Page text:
Couples who viewed men and women as equals were more likely to divvy up chores equally. But even in "egalitarian households," married men still contributed less to household chores than did their wives.

"It’s consistent with prior research, which has shown that the roles of wives and husbands are very powerful," Marks told LiveScience. "In a cohabiting relationship there aren’t such strongly prescribed social norms, which trickle down to things like housework."

 
3. Fitness Tip – The Six Cherry Remedy for Gout
 

Gout can cause excruciating pain. Here is a very effective folk remedy… It dates back to the 1950’s, to a Texas doctor who was so crippled by a gouty big toe, he was forced to use a wheelchair. he reported in a Texas medical journal that a diet including six cherries a day soon had him up and walking. He added that his physician tried the cherry diet on 12 patients and had equally spectacular results. A survey done by Prevention magazine found that 67 percent of readers who tried cherries for gout enjoyed good results. Also, a top kinesiologist in Louisville, Kentucky, enthusiastically recommends them. He advises people with gout to quiet eating red meats and organ meats and also to drink two to three glasses of cherry juice a day. He recommends using pure black-cherry juice diluted with an equal amount of water.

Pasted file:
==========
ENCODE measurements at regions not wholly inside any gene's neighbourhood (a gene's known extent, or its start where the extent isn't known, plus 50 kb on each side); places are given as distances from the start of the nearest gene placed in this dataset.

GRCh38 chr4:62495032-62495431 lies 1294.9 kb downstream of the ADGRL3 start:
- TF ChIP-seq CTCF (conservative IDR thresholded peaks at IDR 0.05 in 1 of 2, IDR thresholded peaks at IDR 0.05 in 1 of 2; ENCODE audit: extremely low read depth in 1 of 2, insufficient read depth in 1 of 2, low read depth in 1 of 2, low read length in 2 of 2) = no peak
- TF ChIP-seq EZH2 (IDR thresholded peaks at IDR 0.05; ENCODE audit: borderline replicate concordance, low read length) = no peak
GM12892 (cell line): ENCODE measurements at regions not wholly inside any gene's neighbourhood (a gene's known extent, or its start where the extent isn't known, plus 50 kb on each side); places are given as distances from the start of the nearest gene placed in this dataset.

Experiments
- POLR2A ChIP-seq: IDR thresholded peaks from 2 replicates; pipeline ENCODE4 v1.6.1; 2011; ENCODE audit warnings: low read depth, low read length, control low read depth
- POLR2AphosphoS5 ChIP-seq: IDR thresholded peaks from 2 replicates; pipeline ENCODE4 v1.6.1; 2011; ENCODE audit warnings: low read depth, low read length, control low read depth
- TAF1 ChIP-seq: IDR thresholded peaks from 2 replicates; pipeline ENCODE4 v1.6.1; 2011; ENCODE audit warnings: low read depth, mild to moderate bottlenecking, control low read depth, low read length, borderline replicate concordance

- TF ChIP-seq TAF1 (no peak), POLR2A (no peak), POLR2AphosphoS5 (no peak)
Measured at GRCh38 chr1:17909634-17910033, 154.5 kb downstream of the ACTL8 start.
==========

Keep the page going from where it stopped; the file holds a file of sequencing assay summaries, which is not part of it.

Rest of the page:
4. Word of the Week
 

alley-oop • \al-ee-OOP\ • noun

: a basketball play in which a leaping player catches a pass above the basket and immediately dunks the ball; also : the usually looping pass thrown on such a play

Example Sentence:
"With alley-oops, slam dunks and big smiles, the West [All-Stars] showed why Friday night’s contest was called an all-star game . . ." (Peter Pupello, St. Petersburg Times [Florida], March 29, 2008)

Did you know?